How many times have you said to yourself something like this, ‘Okay? I am not having carbs for a while!” Or perhaps it’s more like this, ‘If we go out tonight, I won’t have desert.’ Maybe with the kids it’s more obvious, where daily you repeat something like:
- “No. You can’t have play video games before your homework.’
- “No. You can’t eat those donuts before dinner.”
- “Please stop that whining. The answer is NO.”
- “How many times have I told you to NOT leave your bike in the driveway!”
- “No. You can’t sleep over on a school night. We have discussed a dozen times.”
For many of us, we see that the ‘no’ is simply not working. If it was, we wouldn’t need to keep saying it over and over. More importantly, we would see that it works. But it doesn’t work. We still have the carbs. We still eat desert. We still battle over the video games daily. We still end up backing over the bicycle! All these no’s just don’t seem to work, so…
Do We Really Need the ‘No’?
On occasion, I find someone who is absurdly positioned themselves where they want their children, and their lives, to be without any limits. They do no want to use the word ‘no’ and don’t want their children to experience any real limits. In this position, they are often hoping to nurture a sense of life without limits, and an ideal freedom that comes from that.
However, success, happiness and inner freedom…you can’t find them with this approach. Health, energy and vitality will not last with this approach. The same is true for any value that we exude consistently, such as courage, kindness or compassion.
There is a reason we call them ‘values.’ Because…because they are valuable. You just can’t stumble upon them. You can’t haphazardly develop them. They require consistent effort. We must nurture them with care and attention, to own them fully.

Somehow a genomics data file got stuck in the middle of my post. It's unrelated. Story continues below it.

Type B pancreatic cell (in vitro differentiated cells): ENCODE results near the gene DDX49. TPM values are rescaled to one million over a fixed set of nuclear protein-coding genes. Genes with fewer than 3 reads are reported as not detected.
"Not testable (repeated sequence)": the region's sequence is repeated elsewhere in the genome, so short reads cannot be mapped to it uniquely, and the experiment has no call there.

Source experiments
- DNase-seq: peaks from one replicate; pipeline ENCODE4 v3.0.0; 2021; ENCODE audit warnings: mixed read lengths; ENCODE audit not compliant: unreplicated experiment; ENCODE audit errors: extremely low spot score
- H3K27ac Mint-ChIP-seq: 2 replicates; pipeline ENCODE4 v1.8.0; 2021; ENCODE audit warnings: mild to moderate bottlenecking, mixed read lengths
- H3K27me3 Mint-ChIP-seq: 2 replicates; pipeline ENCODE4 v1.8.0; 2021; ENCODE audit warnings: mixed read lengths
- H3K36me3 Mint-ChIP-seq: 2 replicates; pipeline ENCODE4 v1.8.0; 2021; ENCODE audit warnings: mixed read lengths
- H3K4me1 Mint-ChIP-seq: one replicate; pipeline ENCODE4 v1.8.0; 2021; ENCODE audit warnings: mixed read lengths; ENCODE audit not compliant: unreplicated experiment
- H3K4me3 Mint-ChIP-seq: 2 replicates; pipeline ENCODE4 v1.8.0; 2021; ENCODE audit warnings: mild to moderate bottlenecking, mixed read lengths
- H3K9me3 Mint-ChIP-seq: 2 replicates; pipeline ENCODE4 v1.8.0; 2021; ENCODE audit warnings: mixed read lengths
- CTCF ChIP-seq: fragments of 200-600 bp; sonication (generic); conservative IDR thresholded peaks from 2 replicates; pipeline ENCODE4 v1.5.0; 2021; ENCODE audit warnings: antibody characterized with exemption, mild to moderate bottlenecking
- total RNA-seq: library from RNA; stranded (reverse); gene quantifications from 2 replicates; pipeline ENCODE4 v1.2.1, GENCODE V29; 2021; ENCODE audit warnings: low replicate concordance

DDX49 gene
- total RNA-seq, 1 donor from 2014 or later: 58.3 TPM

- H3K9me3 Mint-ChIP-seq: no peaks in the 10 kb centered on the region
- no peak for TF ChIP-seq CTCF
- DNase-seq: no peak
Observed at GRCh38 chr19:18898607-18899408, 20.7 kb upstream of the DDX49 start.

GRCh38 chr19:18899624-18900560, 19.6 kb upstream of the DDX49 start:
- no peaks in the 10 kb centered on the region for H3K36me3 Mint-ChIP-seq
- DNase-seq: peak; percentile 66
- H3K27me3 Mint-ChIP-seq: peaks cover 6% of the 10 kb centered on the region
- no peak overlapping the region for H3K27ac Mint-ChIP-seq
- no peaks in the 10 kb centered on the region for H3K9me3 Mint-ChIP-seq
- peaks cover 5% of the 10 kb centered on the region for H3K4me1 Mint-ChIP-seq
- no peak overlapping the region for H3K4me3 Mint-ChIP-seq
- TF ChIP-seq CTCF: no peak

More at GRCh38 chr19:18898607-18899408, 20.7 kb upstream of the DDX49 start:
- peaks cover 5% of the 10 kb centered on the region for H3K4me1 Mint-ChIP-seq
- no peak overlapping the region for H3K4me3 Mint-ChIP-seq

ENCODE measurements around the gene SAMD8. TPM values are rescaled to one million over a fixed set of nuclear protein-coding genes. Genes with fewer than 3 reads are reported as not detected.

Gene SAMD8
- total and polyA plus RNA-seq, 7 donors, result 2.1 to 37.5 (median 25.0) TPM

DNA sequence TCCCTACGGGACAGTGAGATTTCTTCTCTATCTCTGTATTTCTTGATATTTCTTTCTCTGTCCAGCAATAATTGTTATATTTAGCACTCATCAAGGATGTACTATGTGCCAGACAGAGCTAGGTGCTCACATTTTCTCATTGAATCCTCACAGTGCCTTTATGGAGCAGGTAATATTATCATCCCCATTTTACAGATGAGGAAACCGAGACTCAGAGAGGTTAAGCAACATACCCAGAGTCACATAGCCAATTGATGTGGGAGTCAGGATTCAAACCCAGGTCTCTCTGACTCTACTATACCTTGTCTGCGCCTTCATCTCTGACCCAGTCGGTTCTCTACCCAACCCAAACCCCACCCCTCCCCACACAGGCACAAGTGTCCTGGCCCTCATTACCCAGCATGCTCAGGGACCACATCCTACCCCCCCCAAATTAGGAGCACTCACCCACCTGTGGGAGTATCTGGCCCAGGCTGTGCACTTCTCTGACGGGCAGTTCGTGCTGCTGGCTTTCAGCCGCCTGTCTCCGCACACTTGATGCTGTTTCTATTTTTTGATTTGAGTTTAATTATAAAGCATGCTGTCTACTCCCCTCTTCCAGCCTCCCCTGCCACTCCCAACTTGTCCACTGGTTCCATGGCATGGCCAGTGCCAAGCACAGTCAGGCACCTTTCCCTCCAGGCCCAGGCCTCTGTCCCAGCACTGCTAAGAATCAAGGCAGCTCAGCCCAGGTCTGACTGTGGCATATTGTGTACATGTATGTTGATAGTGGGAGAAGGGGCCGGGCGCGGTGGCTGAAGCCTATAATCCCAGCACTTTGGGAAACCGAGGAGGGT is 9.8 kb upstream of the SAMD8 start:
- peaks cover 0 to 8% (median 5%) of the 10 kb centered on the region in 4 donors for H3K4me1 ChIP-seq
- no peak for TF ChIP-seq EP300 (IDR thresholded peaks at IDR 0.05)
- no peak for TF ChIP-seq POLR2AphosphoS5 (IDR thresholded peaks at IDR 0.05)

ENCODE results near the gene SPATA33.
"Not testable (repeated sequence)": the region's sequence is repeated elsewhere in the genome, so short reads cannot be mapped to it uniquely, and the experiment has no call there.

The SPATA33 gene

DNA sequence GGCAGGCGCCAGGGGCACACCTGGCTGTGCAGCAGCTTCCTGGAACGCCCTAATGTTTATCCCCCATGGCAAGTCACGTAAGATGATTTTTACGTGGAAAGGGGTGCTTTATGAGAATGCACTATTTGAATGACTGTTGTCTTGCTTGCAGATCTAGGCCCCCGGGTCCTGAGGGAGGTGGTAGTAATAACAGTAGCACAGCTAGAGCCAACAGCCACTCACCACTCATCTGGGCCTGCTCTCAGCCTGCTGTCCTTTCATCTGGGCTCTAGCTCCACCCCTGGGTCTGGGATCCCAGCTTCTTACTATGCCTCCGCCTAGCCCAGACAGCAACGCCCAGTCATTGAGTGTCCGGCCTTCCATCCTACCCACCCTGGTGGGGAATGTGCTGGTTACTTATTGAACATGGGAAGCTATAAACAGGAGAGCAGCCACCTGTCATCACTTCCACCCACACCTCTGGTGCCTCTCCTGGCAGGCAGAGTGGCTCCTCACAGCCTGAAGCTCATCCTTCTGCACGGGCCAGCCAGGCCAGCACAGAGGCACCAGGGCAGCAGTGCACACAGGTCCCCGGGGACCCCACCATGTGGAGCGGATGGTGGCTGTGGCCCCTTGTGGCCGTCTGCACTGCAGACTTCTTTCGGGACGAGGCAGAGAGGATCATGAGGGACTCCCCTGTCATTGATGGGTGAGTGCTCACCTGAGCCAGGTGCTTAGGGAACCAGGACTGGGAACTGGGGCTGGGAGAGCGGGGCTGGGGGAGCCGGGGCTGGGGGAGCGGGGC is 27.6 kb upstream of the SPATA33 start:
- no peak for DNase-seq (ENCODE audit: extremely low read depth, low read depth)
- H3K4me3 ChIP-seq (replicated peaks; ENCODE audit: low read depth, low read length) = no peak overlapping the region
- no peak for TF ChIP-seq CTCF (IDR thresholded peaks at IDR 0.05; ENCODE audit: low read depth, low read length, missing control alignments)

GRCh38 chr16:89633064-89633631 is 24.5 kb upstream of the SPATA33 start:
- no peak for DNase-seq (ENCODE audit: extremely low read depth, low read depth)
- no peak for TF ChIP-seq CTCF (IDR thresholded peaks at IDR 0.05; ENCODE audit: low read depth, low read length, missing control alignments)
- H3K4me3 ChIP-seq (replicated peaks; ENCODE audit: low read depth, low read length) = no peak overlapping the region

The ‘No’ Is About Setting Limits
And we need those limits so that we can discipline ourselves to a path if we are seeking those higher values. Without the limits, the mind will choose the easiest, most convenient and most appealing option. If no limits, the mind will choose ease over growth, comfort over struggle and escape over more effort.
This is undeniably true. Look at anyone living without limits in their life. With no limits on eating, what happens? If no limit on TV, video games or picking up the phone, what happens? If no limits on surfing at work, what happens? If no limits on kids getting what they want, what happens to their lives?
Thus, the ‘no’ is meant to establish a limit to protect us from the inevitable pull of the easeful, the comfortable and the most readily appealing aspects of life. The ‘no’ is intended to guard us, or our children, from the impulsive, in the moment temptations that are contrary to growth, happiness and success.
And yet, for many of us, the current method of using ‘no’ is not working, or not working well. This is evident through the futile repetitions of the same comments over and over, whether to ourselves or our families.
The Secret to a Better No: Can You Experience It?
The fundamental problem is that we overvalue words as a pathway to behavior change. We think that repetition of the same verbal formula, that didn’t work yesterday or last week, is somehow going to do it today. It won’t!
Thus, if you are serious about setting a limit, it’s time to look at this differently. Forget all the word-based stuff. Instead, we focus on actions you can take that ensure that you, or your children, will EXPERIENCE the no. There can be no doubt about the no because you literally ‘bump’ into it.
You don’t have to lecture yourself about carbs because you emptied the pantry of all the simple carbs. You don’t have to turn off the TV because it turns itself off on a timer. You don’t have to resist the ice cream because you threw it all away. You don’t have to tell the kids to put down their phones at dinner because they do not have them available. You don’t have to worry about hours of wasted time on video games because nothing works until you say so.
The secret then is about control. We as humans simply aren’t very controllable…at least with words. When we use words to try to control ourselves or our children, it usually turns out poorly. But when we instead focus on controlling the controllable aspects of life, we can take charge. We set limits by ensuring the limits are experienced, and thus felt. We can’t miss it.
So, if you happen to be serious about any futile ‘no’ that you have been living with in your life, take the action right now to ensure you experience the limit when the time comes. Don’t try for the willful change. It will usually fail you. Use action and get excited about watching the limits nurture the behaviors you want to have in your home.